RogerEbert.com's Scores

  • Movies
For 739 reviews, this publication has graded:
  • 59% higher than the average critic
  • 2% same as the average critic
  • 39% lower than the average critic
On average, this publication grades 0.8 points lower than other critics. (0-100 point scale)
Average Movie review score: 61
Highest review score: 100 Gloria
Lowest review score: 0 But Always
Score distribution:
739 movie reviews
  1. I love how Boyhood admits that, in certain ways, growing up stinks. Every character has a least one moment in which they have to heed the advice of Corinthians and put away childish things. None of them like it.
  2. A somber, meditative, almost poetic film that delivers the horrors of bondage stripped down and head-on.
  3. For all its stunning exteriors, it's really concerned with emotional interiors, and it goes about exploring them with simplicity and directness.
    • 94 Metascore
    • 100 Critic Score
    Before Midnight is moving because it acknowledges that even love stories that began as beautifully as Jesse and Celine's must still endure the wear and tear of real life.
  4. The most satisfyingly diabolical cinematic structure that the Coens have ever contrived, and that's just one reason that I suspect it may be their best movie yet.
  5. Looking at the picture’s mostly sun-drenched and drolly cheerful surface layer, one marvels at Rohmer’s unerring sense of what drama kings and queens young people can be.
  6. A powerful and thoughtful film, it is also not what it at first seems, which is part of the point Polley appears to be interested in making. Can the truth ever actually be known about anything?
  7. Her
    Her remains one of the most engaging and genuinely provocative movies you're likely to see this year, and definitely a challenging but not inapt date movie.
    • 90 Metascore
    • 88 Critic Score
    While The Overnighters has the feel of an epic, given what an expansive slice of America’s current economic experience it ponders, it’s also a very intimate one.
    • 90 Metascore
    • 75 Critic Score
    It's those bigger questions about our nature and our capacity to think beyond self interest that will stick with you.
  8. David O. Russell out-Scorseses Martin Scorsese with American Hustle, a '70s crime romp that's ridiculously entertaining in all the best ways.
  9. This masterpiece about propaganda, cinema and vanity as instruments of power and terror ends on an excruciatingly sustained, righteous money shot: a monster who could have been a good man suffocates on the truth.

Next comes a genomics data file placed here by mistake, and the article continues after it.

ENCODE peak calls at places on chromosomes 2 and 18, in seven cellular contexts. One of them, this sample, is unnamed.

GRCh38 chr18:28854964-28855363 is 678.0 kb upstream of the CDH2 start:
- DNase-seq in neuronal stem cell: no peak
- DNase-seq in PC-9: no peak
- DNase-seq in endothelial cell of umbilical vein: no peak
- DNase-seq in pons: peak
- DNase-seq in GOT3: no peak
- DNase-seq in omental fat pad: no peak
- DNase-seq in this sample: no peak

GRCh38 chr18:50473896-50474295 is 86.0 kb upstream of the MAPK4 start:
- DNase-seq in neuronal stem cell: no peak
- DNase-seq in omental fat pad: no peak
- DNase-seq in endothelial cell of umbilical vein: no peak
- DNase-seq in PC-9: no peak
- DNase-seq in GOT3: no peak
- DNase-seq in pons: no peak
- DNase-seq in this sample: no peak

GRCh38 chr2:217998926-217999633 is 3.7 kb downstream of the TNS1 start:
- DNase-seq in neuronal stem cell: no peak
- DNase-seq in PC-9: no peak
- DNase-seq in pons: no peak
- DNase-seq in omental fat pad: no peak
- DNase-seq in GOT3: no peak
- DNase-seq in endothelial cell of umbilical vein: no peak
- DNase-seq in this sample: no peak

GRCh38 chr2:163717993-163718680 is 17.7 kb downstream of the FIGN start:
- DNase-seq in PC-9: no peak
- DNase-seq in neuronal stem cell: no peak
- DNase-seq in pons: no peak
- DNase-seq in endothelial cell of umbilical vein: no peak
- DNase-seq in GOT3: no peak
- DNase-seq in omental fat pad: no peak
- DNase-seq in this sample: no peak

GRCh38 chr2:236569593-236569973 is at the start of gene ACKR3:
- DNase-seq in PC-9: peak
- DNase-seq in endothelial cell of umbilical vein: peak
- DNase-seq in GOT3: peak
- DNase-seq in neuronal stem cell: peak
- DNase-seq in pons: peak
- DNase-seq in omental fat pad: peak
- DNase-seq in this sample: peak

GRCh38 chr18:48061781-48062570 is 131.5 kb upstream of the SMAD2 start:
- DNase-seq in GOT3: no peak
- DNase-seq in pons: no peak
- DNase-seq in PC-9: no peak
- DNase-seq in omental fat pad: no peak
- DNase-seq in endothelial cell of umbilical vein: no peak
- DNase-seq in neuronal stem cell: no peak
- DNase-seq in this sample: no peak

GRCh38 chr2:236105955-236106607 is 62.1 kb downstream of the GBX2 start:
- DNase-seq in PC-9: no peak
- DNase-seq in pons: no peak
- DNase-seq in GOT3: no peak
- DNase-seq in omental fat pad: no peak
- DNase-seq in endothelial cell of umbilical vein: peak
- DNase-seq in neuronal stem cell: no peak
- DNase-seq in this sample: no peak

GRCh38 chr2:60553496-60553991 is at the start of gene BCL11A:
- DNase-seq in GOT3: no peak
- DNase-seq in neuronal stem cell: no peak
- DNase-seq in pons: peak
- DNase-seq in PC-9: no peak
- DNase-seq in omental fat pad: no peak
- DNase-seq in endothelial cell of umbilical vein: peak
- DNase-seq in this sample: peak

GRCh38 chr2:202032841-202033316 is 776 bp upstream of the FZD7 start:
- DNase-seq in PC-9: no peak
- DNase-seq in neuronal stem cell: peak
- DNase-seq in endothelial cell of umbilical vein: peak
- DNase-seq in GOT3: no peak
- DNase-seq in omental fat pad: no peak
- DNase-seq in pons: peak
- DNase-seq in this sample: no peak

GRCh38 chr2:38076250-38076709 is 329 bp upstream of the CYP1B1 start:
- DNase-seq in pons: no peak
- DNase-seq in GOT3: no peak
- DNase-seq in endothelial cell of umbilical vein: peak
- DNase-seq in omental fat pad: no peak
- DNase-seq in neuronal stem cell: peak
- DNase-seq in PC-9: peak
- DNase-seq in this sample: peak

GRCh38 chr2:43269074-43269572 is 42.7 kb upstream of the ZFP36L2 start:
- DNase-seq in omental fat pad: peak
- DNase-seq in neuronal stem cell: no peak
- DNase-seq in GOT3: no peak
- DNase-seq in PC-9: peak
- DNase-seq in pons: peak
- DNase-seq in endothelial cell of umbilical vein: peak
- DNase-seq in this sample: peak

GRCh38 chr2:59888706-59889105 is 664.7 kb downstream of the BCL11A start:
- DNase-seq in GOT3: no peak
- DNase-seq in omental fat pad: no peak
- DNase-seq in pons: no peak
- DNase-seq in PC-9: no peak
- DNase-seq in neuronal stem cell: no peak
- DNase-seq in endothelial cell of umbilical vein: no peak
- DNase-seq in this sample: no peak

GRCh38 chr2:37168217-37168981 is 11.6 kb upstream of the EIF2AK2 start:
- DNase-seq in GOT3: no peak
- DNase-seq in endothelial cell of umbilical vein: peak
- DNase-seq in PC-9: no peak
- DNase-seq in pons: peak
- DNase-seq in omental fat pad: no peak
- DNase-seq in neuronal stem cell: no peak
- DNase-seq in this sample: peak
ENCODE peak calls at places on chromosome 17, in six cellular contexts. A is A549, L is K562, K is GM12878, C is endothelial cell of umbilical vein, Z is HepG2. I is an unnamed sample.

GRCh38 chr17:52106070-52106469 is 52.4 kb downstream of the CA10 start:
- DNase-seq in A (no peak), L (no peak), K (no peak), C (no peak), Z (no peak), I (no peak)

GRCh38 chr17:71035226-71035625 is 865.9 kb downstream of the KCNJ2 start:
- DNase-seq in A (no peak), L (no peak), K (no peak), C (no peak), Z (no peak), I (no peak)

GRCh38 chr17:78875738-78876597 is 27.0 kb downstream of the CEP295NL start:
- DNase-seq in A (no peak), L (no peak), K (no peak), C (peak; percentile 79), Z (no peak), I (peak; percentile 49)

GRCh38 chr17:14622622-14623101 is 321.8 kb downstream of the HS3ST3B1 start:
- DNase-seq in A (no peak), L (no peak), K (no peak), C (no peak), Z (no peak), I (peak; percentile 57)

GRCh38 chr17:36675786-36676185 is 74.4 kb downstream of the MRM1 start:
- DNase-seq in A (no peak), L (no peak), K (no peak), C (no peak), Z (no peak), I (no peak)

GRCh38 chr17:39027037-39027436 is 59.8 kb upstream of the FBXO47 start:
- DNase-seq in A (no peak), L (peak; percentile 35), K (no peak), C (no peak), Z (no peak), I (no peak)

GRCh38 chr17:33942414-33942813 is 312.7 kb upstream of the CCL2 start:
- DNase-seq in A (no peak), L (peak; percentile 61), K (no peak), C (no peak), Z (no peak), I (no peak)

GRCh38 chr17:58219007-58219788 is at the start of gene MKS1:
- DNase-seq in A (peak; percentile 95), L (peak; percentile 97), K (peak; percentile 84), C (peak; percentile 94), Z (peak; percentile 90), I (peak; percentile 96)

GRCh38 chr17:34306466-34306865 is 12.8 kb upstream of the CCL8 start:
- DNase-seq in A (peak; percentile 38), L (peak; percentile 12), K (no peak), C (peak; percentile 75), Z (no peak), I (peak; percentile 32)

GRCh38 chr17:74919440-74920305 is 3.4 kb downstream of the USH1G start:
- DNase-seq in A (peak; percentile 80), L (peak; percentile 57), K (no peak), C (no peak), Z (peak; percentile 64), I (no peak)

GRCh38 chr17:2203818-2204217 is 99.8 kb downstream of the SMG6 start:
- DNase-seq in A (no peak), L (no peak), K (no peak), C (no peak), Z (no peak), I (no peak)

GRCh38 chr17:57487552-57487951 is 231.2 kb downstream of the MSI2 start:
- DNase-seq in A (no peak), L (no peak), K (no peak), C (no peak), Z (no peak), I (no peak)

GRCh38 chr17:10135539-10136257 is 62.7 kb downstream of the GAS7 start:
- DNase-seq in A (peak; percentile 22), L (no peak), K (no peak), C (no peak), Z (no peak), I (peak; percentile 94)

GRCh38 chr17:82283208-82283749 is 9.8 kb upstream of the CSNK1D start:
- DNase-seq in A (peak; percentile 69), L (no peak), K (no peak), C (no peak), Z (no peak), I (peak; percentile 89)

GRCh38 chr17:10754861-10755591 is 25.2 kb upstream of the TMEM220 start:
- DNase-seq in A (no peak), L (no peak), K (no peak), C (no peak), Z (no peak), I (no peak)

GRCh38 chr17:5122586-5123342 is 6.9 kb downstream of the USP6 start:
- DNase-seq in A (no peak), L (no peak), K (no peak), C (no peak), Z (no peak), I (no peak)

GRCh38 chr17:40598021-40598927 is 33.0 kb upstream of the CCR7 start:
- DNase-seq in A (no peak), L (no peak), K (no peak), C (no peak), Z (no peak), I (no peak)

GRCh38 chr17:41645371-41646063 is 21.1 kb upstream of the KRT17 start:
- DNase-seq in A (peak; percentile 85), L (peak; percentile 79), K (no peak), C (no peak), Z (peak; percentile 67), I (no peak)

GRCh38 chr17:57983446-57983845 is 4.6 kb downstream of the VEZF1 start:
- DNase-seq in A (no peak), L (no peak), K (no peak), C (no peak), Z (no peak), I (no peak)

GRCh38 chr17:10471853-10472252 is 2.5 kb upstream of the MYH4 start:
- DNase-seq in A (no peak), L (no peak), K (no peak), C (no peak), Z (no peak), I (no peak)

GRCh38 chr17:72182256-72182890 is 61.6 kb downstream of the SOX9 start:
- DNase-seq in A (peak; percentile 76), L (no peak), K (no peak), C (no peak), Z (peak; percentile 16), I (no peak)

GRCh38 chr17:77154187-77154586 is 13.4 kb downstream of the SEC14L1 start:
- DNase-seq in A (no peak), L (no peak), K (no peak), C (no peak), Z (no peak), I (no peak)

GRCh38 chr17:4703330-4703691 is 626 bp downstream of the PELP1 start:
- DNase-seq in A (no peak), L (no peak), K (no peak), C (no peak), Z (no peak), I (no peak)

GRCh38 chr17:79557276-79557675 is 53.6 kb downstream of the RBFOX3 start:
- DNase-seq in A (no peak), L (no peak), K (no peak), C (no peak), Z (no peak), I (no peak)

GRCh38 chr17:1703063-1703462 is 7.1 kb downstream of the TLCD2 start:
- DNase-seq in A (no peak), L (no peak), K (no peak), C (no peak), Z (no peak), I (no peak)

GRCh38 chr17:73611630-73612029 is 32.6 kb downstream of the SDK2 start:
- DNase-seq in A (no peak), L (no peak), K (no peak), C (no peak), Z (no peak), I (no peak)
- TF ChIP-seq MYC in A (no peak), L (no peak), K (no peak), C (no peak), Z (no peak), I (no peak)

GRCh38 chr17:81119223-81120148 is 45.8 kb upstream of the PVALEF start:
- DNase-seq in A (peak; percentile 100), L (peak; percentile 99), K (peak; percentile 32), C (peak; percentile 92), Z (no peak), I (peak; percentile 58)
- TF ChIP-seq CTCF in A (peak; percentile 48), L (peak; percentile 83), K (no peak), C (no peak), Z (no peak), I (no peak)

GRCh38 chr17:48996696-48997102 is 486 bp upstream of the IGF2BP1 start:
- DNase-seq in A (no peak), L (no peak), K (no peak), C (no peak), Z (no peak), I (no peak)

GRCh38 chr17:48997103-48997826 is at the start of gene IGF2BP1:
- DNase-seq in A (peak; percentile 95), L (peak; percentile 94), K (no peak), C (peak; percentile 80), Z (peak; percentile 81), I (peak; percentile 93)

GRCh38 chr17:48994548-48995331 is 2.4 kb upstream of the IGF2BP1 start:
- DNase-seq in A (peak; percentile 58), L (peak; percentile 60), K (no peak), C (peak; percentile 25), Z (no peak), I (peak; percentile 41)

10. The Tale of Princess Kaguya is both very simple and head-spinningly confounding, a thing of endless visual beauty that seems to partake in a kind of pictorial minimalism but finds staggering possibilities for beautiful variation within its ineluctable modality. It’s a true work of art.
    • 89 Metascore
    • 100 Critic Score
    Though superlatives can mischaracterize any movie’s qualities, it is not an overstatement, I think, to call Citizenfour, Laura Poitras’ film about Edward Snowden, the movie of the century (to date).
    • 89 Metascore
    • 100 Critic Score
    Ida
    Riveting, original and breathtakingly accomplished on every level, Ida would be a masterpiece in any era, in any country.
  11. Birdman is a complete blast from start to finish.
  12. While there have been plenty of movie romances not unlike this, there's never been one told in such an ambitiously immersive way.
  13. Anderson the illusion-maker is more than graceful, he's dazzling, and with this movie he's created an art-refuge that consoles and commiserates. It's an illusion, but it's not a lie.
  14. Whiplash is cinematic adrenalin. In an era when so many films feel more refined by focus groups or marketing managers, it is a deeply personal and vibrantly alive drama.
  15. As an examination of memory and experience and how they shape us, The Missing Picture is meaningful beyond its specific subject matter.
    • 87 Metascore
    • 100 Critic Score
    Riveting, wrenching and extraordinarily important.
  16. If you can hook into it, Level Five is not just witty, insinuating, and penetrating; it’s also unexpectedly moving and, as deliberately threadbare as it often looks, cinematically rich.
  17. Life itself, that loaded two-word phrase, is what Roger really wrote about when he wrote about movies.
    • 87 Metascore
    • 100 Critic Score
    Here is a formidable opus whose real spiritual relative is Tennyson's "Ulysses". Yes. All is Lost is that good.
    • 87 Metascore
    • 50 Critic Score
    The film’s winsome, self-satisfied comedy will no doubt appeal more to viewers who prize juvenile hi-jinks over the cultural moment it depicts.
    • 87 Metascore
    • 88 Critic Score
    Easily the most daring and politically provocative film yet to emerge from Iran.
  18. Nebraska is full of complicated people marked by flaws and failures, mistakes and regrets; they can be selfish bastards, too. It often feels as though Payne is trying to strip away the cliché that the region is populated exclusively by hardworking, decent hearted types.
  19. Like its hero, Stand Clear of the Closing Doors goes with the flow and has a chaotic and thrilling time but doesn't know where to go or what to do with itself.
  20. This 43-year-old filmmaker is a major talent. Though he may not be the second coming of Fellini, his films all have a funny, refreshingly complex perspective, and his latest work is a perfect example of why he is the next big Italian thing.
  21. The film's flintiness and initially subdued nastiness set it apart from most other action films about the thin line separating cops from crooks.

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